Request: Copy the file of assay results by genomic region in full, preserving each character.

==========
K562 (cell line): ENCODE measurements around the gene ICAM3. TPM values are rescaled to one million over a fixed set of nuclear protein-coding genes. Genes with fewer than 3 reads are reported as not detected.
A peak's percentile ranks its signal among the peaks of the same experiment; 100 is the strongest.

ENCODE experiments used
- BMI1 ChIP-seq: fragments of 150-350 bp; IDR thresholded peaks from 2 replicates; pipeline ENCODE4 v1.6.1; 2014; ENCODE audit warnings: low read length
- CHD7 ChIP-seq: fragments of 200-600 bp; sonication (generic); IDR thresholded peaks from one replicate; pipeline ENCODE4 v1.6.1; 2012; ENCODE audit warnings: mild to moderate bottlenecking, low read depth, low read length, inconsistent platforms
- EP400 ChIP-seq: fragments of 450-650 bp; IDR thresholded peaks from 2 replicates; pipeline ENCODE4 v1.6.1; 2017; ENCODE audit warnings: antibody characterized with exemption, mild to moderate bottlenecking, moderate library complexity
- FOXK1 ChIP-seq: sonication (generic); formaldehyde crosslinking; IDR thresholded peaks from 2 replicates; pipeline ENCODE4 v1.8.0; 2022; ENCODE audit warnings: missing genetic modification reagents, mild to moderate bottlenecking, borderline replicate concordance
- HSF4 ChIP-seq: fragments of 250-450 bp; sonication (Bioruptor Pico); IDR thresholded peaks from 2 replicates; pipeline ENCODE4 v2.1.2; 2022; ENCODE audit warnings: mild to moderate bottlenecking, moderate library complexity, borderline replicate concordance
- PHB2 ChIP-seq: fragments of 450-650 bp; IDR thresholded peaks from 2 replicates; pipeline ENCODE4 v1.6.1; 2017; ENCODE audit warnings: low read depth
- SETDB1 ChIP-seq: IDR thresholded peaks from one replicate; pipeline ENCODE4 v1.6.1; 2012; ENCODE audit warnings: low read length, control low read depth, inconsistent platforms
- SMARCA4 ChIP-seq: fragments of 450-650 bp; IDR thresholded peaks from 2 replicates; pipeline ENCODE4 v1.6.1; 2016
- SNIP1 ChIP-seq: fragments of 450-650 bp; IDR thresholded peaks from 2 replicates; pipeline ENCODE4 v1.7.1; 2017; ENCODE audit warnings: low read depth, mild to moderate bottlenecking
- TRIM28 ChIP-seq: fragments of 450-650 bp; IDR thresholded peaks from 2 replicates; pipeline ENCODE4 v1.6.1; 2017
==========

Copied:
K562 (cell line): ENCODE measurements around the gene ICAM3. TPM values are rescaled to one million over a fixed set of nuclear protein-coding genes. Genes with fewer than 3 reads are reported as not detected.
A peak's percentile ranks its signal among the peaks of the same experiment; 100 is the strongest.

ENCODE experiments used
- BMI1 ChIP-seq: fragments of 150-350 bp; IDR thresholded peaks from 2 replicates; pipeline ENCODE4 v1.6.1; 2014; ENCODE audit warnings: low read length
- CHD7 ChIP-seq: fragments of 200-600 bp; sonication (generic); IDR thresholded peaks from one replicate; pipeline ENCODE4 v1.6.1; 2012; ENCODE audit warnings: mild to moderate bottlenecking, low read depth, low read length, inconsistent platforms
- EP400 ChIP-seq: fragments of 450-650 bp; IDR thresholded peaks from 2 replicates; pipeline ENCODE4 v1.6.1; 2017; ENCODE audit warnings: antibody characterized with exemption, mild to moderate bottlenecking, moderate library complexity
- FOXK1 ChIP-seq: sonication (generic); formaldehyde crosslinking; IDR thresholded peaks from 2 replicates; pipeline ENCODE4 v1.8.0; 2022; ENCODE audit warnings: missing genetic modification reagents, mild to moderate bottlenecking, borderline replicate concordance
- HSF4 ChIP-seq: fragments of 250-450 bp; sonication (Bioruptor Pico); IDR thresholded peaks from 2 replicates; pipeline ENCODE4 v2.1.2; 2022; ENCODE audit warnings: mild to moderate bottlenecking, moderate library complexity, borderline replicate concordance
- PHB2 ChIP-seq: fragments of 450-650 bp; IDR thresholded peaks from 2 replicates; pipeline ENCODE4 v1.6.1; 2017; ENCODE audit warnings: low read depth
- SETDB1 ChIP-seq: IDR thresholded peaks from one replicate; pipeline ENCODE4 v1.6.1; 2012; ENCODE audit warnings: low read length, control low read depth, inconsistent platforms
- SMARCA4 ChIP-seq: fragments of 450-650 bp; IDR thresholded peaks from 2 replicates; pipeline ENCODE4 v1.6.1; 2016
- SNIP1 ChIP-seq: fragments of 450-650 bp; IDR thresholded peaks from 2 replicates; pipeline ENCODE4 v1.7.1; 2017; ENCODE audit warnings: low read depth, mild to moderate bottlenecking
- TRIM28 ChIP-seq: fragments of 450-650 bp; IDR thresholded peaks from 2 replicates; pipeline ENCODE4 v1.6.1; 2017